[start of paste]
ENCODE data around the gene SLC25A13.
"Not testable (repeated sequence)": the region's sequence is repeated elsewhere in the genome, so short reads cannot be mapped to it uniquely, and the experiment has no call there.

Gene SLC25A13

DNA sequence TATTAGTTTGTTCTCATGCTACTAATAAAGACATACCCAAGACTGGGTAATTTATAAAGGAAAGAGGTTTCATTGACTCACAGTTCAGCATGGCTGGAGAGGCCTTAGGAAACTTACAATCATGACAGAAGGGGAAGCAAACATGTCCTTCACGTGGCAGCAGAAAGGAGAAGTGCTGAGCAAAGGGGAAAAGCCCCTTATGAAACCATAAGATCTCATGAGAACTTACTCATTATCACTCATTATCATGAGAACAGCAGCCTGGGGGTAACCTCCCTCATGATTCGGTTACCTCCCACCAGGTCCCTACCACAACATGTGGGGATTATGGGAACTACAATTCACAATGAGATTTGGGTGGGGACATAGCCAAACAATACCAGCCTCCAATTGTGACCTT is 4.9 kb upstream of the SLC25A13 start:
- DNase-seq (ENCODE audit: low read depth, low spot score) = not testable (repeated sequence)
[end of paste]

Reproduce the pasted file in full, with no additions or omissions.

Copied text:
ENCODE data around the gene SLC25A13.
"Not testable (repeated sequence)": the region's sequence is repeated elsewhere in the genome, so short reads cannot be mapped to it uniquely, and the experiment has no call there.

Gene SLC25A13

DNA sequence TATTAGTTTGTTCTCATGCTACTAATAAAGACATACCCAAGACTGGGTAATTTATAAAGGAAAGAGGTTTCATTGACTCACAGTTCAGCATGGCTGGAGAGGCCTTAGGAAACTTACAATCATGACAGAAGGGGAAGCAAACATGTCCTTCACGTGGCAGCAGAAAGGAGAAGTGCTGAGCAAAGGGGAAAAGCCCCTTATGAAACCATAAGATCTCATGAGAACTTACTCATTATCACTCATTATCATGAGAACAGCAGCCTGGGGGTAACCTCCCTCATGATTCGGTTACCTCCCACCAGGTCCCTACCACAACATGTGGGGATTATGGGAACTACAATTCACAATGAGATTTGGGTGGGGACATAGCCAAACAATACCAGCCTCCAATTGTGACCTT is 4.9 kb upstream of the SLC25A13 start:
- DNase-seq (ENCODE audit: low read depth, low spot score) = not testable (repeated sequence)